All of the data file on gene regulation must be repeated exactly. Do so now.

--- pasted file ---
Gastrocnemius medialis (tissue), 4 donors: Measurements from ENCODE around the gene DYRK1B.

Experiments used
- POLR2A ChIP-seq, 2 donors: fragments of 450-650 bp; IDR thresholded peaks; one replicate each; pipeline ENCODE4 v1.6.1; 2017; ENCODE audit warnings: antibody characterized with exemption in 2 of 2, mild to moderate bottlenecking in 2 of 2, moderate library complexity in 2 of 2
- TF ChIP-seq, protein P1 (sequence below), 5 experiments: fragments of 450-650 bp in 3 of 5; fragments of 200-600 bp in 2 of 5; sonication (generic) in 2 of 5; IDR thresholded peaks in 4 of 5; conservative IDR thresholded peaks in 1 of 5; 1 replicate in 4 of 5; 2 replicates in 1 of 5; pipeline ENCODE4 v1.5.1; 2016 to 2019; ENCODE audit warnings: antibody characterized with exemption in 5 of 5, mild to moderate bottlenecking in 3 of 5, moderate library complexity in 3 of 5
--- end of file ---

Gastrocnemius medialis (tissue), 4 donors: Measurements from ENCODE around the gene DYRK1B.

Experiments used
- POLR2A ChIP-seq, 2 donors: fragments of 450-650 bp; IDR thresholded peaks; one replicate each; pipeline ENCODE4 v1.6.1; 2017; ENCODE audit warnings: antibody characterized with exemption in 2 of 2, mild to moderate bottlenecking in 2 of 2, moderate library complexity in 2 of 2
- TF ChIP-seq, protein P1 (sequence below), 5 experiments: fragments of 450-650 bp in 3 of 5; fragments of 200-600 bp in 2 of 5; sonication (generic) in 2 of 5; IDR thresholded peaks in 4 of 5; conservative IDR thresholded peaks in 1 of 5; 1 replicate in 4 of 5; 2 replicates in 1 of 5; pipeline ENCODE4 v1.5.1; 2016 to 2019; ENCODE audit warnings: antibody characterized with exemption in 5 of 5, mild to moderate bottlenecking in 3 of 5, moderate library complexity in 3 of 5